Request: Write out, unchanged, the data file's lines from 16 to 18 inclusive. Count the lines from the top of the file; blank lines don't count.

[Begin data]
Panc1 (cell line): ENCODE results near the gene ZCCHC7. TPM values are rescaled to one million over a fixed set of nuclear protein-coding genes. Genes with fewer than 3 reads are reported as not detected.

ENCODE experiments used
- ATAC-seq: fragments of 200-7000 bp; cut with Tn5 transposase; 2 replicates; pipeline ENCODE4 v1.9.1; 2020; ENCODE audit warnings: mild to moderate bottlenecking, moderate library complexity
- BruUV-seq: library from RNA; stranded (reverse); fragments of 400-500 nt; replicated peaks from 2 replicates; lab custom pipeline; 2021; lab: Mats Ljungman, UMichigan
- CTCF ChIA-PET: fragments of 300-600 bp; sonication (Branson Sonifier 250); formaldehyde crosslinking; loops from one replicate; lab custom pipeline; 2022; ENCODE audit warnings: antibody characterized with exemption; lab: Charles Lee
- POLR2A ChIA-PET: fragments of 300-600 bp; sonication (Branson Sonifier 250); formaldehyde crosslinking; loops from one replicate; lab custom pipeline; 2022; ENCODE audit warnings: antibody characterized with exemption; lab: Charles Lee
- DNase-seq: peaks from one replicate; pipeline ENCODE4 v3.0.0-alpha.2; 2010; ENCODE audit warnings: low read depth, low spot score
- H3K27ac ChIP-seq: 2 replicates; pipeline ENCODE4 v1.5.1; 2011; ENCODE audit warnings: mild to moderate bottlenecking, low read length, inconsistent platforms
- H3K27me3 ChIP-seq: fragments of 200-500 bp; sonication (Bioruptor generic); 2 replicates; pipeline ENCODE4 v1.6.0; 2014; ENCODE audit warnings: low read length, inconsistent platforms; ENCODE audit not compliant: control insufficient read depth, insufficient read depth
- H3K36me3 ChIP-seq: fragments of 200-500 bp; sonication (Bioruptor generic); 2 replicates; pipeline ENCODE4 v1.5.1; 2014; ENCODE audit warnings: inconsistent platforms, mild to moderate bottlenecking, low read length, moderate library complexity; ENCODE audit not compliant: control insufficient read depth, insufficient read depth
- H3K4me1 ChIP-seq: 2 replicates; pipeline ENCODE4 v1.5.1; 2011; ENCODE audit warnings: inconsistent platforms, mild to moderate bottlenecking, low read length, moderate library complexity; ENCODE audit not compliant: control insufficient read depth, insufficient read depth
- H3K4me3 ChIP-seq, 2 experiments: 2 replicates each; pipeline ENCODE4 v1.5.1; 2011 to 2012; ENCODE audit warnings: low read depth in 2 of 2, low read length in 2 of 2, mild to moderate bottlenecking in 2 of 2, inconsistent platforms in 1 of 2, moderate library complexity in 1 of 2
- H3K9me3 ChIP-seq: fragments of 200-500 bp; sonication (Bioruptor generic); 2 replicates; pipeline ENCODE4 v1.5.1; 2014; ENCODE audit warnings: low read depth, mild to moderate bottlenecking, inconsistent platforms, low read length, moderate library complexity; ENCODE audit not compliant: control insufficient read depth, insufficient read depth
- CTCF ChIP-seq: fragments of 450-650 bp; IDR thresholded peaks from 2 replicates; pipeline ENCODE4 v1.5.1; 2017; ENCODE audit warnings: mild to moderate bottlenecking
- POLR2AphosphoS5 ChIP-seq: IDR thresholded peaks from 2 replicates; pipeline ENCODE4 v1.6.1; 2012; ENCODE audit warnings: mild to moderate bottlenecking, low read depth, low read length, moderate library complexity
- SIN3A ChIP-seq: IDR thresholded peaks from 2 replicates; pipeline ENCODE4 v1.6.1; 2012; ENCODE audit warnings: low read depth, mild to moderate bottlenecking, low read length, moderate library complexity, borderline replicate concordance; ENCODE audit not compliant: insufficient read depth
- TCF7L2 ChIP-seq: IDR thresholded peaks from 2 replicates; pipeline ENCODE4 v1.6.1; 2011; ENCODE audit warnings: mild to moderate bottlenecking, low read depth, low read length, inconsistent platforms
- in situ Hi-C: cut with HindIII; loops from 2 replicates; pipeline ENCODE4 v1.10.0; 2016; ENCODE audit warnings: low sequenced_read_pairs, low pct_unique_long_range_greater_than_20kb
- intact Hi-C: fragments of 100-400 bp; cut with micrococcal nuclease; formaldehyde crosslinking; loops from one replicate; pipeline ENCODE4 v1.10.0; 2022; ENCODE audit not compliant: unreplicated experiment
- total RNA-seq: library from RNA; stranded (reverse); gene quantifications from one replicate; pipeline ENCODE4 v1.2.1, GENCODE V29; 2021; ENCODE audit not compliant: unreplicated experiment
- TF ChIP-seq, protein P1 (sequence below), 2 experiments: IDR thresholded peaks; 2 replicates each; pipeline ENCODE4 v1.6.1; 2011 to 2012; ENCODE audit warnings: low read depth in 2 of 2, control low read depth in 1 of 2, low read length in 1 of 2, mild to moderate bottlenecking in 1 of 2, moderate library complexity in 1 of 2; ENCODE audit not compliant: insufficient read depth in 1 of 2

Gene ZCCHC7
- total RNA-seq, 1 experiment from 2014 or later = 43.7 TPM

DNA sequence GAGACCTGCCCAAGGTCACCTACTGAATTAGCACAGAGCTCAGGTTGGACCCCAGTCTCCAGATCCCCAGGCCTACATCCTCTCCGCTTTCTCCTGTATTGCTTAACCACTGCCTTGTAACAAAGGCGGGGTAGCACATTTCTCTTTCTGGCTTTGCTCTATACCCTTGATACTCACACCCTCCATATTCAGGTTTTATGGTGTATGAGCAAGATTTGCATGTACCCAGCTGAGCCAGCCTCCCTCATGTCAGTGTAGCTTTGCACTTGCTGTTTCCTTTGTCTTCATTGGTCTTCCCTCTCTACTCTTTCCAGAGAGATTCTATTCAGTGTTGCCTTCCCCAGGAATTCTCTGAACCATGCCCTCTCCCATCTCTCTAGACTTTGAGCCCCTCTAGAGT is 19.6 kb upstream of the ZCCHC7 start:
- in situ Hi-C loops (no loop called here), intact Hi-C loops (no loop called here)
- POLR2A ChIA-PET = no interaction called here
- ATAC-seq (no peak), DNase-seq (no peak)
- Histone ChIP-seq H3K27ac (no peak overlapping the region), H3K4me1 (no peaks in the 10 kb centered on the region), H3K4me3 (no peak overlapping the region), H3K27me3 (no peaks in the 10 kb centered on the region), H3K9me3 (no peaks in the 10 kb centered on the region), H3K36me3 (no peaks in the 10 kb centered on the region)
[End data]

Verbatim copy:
- SIN3A ChIP-seq: IDR thresholded peaks from 2 replicates; pipeline ENCODE4 v1.6.1; 2012; ENCODE audit warnings: low read depth, mild to moderate bottlenecking, low read length, moderate library complexity, borderline replicate concordance; ENCODE audit not compliant: insufficient read depth
- TCF7L2 ChIP-seq: IDR thresholded peaks from 2 replicates; pipeline ENCODE4 v1.6.1; 2011; ENCODE audit warnings: mild to moderate bottlenecking, low read depth, low read length, inconsistent platforms
- in situ Hi-C: cut with HindIII; loops from 2 replicates; pipeline ENCODE4 v1.10.0; 2016; ENCODE audit warnings: low sequenced_read_pairs, low pct_unique_long_range_greater_than_20kb